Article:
Use skim milk, buttermilk or skim evaporated milk in place of homogenized milk or cream.
Instead of sour cream or mayonnaise, use low fat yogurt or low fat cottage cheese which you can make smooth in a blender or food processor. Not only are yogurt and cottage cheese lower in fat, they have more protein and other nutrients like calcium.
Lean or extra lean ground beef, ground turkey, or cooked legumes (example: red lentils, black beans or chick peas) can be used instead of medium ground beef in casseroles, chili or lasagna.
For sauteing or stir-frying, use a little water, broth or juice in place of oil.
Replace much of the fat in muffins or other quick breads with low fat yogurt or fruit puree (for example: apple, banana, prune or pear). This is where you'll have to use some trial and error to get a product that you like. Try using half as much of the fruit puree in place of the fat. For example, subsitute 1/2 cup apple sauce for 1 cup butter and add 2 tablespoons of oil or butter back for some added taste and texture.
Cut the salt in half in your favorite recipes. Most of the time this will not produce a noticeable taste change. Consider replacing part of the salt with an herb or spice, flavored vinegar, citrus juice or peel. Garlic or onion powder (not garlic or onion salt) work well in meats, soups, and sauces. Make your own mix of garlic, onion, paprika, and parsley flakes.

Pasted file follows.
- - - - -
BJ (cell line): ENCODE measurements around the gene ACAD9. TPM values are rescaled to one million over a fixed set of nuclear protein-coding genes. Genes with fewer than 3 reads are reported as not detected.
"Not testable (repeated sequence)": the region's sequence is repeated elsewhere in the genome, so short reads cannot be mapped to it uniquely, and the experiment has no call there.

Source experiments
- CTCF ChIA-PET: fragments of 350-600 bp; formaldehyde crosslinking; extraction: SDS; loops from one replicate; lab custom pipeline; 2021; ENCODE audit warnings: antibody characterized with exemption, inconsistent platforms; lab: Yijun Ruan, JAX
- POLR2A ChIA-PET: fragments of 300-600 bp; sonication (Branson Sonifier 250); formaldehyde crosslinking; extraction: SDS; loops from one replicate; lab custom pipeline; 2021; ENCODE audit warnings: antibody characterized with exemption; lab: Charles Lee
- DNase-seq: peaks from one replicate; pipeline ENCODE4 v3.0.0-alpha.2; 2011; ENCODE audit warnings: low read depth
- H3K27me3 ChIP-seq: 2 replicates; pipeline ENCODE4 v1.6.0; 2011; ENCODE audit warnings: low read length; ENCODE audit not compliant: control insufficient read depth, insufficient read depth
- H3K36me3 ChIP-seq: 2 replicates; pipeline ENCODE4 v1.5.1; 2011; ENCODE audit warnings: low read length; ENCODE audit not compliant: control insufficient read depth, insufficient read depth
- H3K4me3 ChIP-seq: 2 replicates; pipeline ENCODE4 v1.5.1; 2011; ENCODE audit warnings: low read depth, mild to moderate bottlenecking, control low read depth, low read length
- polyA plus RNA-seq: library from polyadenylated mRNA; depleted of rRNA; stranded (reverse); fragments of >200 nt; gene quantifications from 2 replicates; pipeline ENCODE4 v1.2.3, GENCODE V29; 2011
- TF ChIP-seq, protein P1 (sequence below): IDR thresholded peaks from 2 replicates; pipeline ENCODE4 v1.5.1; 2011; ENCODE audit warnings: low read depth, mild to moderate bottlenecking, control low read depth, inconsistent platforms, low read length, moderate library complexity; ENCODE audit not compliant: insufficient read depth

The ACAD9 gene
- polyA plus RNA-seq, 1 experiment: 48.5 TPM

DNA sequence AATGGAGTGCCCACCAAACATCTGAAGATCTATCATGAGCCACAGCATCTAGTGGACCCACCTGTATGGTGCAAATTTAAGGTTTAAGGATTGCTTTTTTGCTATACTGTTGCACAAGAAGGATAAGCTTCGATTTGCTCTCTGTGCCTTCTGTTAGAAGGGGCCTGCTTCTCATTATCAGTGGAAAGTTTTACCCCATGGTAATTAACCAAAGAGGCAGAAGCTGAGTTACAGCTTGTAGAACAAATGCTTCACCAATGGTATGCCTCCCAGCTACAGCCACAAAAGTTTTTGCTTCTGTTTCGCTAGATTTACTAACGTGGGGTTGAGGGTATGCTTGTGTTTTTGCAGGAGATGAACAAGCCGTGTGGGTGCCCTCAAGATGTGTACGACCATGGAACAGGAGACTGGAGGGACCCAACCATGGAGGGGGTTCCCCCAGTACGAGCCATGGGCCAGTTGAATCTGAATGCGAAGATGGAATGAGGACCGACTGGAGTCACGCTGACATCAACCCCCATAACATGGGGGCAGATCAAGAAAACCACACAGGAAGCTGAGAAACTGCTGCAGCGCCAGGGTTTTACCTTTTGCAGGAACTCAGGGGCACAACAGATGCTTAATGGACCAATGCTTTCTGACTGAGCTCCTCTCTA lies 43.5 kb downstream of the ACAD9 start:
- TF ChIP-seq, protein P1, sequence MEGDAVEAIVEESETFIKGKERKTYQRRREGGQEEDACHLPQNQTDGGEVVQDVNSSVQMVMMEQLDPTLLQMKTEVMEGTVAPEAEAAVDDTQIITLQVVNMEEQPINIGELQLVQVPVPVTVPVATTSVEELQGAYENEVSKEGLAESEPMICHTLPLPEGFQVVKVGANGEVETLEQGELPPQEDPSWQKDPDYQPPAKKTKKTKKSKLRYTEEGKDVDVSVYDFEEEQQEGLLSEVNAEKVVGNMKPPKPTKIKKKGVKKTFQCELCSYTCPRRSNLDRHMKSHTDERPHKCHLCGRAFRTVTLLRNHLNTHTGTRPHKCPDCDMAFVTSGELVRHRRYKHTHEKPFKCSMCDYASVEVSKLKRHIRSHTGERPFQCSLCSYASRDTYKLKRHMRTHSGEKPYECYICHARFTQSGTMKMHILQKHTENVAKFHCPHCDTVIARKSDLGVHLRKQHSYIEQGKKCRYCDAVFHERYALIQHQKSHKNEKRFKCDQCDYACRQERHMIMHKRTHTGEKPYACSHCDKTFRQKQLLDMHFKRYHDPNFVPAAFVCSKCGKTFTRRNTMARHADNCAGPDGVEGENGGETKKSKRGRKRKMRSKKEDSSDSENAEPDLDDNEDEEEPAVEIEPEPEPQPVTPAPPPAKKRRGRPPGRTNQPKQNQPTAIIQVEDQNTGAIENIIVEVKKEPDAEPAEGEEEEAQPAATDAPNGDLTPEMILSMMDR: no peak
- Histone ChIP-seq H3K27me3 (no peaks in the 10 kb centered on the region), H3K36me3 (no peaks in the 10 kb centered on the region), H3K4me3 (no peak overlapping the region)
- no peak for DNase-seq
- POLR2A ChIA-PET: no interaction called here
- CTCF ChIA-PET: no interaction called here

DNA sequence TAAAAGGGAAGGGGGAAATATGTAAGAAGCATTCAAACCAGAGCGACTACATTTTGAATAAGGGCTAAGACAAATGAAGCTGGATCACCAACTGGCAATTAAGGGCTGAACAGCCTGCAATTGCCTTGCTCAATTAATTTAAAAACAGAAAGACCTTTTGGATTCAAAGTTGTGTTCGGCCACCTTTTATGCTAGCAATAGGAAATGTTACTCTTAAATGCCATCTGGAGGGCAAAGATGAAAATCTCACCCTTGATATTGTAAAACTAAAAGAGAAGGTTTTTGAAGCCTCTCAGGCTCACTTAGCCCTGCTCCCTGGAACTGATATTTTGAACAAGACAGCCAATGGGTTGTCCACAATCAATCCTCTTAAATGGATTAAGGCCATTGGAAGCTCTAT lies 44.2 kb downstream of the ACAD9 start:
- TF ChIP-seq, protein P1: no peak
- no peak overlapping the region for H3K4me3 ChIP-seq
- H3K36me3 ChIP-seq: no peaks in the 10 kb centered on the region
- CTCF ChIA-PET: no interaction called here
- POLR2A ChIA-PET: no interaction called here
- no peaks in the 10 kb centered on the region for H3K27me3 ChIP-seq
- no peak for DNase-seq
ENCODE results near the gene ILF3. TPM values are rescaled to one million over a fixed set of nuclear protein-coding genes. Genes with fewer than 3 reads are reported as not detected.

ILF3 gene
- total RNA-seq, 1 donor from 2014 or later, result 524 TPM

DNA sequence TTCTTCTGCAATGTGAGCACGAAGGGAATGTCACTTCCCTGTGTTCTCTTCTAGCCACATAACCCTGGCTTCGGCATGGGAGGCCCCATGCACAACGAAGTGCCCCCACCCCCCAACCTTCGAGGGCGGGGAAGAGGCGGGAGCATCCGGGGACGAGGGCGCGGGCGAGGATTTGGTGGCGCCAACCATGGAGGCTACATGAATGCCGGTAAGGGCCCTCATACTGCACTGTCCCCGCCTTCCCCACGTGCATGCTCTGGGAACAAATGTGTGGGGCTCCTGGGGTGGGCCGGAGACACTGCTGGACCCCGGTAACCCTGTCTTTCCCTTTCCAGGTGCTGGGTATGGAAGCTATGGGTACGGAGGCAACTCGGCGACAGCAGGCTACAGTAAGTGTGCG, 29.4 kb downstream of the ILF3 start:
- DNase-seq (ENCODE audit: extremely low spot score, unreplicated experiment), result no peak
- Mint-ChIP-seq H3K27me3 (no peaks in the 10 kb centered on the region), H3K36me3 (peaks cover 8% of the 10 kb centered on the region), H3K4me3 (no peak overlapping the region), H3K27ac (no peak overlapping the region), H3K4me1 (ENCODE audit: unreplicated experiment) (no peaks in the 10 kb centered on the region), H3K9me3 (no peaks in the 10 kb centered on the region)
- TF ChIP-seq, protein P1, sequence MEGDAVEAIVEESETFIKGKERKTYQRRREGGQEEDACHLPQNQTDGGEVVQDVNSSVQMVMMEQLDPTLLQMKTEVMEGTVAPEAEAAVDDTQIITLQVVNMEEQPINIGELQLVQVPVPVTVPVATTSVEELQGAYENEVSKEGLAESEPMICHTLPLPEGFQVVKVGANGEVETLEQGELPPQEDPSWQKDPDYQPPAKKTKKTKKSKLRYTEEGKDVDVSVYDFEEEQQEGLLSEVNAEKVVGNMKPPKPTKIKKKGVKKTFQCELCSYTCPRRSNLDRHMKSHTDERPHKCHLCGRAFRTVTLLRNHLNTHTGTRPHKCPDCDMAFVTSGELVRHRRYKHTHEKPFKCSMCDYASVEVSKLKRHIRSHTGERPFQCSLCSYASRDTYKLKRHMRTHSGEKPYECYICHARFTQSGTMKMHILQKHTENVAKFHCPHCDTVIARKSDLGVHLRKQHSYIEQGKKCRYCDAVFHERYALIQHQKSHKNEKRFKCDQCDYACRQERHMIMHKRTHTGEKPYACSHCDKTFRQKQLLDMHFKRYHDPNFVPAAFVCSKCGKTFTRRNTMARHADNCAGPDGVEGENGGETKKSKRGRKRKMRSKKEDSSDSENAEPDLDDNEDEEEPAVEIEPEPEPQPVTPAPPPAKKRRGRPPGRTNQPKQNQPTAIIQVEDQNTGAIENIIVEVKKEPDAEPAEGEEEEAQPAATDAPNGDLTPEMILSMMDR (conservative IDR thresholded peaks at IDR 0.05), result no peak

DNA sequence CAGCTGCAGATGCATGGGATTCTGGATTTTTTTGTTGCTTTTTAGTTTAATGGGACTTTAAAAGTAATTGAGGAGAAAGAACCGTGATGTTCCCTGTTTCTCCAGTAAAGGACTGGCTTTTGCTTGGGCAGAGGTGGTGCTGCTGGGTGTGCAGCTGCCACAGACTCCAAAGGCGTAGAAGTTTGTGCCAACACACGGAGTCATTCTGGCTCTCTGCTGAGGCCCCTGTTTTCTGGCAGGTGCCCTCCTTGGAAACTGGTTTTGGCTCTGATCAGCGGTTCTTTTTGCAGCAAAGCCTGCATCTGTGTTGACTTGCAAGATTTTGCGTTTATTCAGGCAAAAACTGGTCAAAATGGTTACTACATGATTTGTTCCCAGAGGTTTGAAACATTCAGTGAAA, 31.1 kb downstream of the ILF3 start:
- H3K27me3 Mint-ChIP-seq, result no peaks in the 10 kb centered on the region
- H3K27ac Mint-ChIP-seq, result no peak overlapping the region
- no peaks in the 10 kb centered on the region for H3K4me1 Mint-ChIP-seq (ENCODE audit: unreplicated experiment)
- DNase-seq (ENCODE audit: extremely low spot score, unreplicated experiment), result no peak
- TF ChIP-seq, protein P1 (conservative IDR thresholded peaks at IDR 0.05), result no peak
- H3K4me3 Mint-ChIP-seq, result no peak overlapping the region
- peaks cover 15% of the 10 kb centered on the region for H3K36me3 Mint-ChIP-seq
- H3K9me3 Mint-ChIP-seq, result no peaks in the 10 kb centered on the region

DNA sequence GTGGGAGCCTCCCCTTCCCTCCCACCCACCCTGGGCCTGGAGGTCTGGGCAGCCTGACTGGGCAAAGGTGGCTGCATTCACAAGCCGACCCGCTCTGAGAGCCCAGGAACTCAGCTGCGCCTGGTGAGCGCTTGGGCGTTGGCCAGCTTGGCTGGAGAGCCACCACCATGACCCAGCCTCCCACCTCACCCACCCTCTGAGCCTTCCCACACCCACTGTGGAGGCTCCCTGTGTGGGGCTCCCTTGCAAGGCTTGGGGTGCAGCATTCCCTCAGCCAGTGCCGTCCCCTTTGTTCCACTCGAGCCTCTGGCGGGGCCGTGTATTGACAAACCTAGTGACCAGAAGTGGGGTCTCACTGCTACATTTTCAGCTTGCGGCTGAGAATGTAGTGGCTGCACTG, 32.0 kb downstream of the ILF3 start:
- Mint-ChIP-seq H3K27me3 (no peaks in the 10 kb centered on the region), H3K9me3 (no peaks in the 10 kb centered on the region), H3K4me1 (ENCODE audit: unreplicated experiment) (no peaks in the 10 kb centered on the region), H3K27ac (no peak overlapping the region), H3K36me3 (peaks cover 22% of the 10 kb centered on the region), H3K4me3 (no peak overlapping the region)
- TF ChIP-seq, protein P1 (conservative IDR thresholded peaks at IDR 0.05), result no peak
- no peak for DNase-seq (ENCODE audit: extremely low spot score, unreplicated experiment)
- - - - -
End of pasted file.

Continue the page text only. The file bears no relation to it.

Use veggie spray or non-stick pans for grilling or stir-frying.
Choose methods of cooking that will retain flavor, color, and nutrients. Steam instead of boiling vegetables. Avoid cooking at high temperatures (except for quick stir-frying) and long cooking times. Both extended heat and liquid can destroy or leach out valuable nutrients.
Add vegetables whenever possible to ensure your five-a-day intake. Experiement with more veggie variety in salads, try new vegetable mixes, include some shredded vegetables in casseroles, and add different vegetables to soups and stews. Use chopped red or yellow peppers to "pep" up the flavor.
Try some lower-in-fat substitutes such as low fat cheese, salad dressing and evaporated skim milk. Try low cholesterol egg products. Use two egg whites instead of one whole egg to significantly reduce the fat and cholesterol content of some baked goods.
When you use oil, select oilive or canola oil. Drain off visible fat while cooking, blot pan-friend foods on paper towels to absorb extra grease, and allow soups to chill before reheating and serving so that the fat can be skimmed off the top.
Choose roasting, poaching or stir frying as frequent cooking methods. Keep open-flame grilling of meats to a minimum as this practice produces cancer-promoting compounds. Avoid eating charred food. Microwave cooking is a healthful way to cook vegetables because the short cooking time reduces nutrient loss and usually no added water or fat is needed.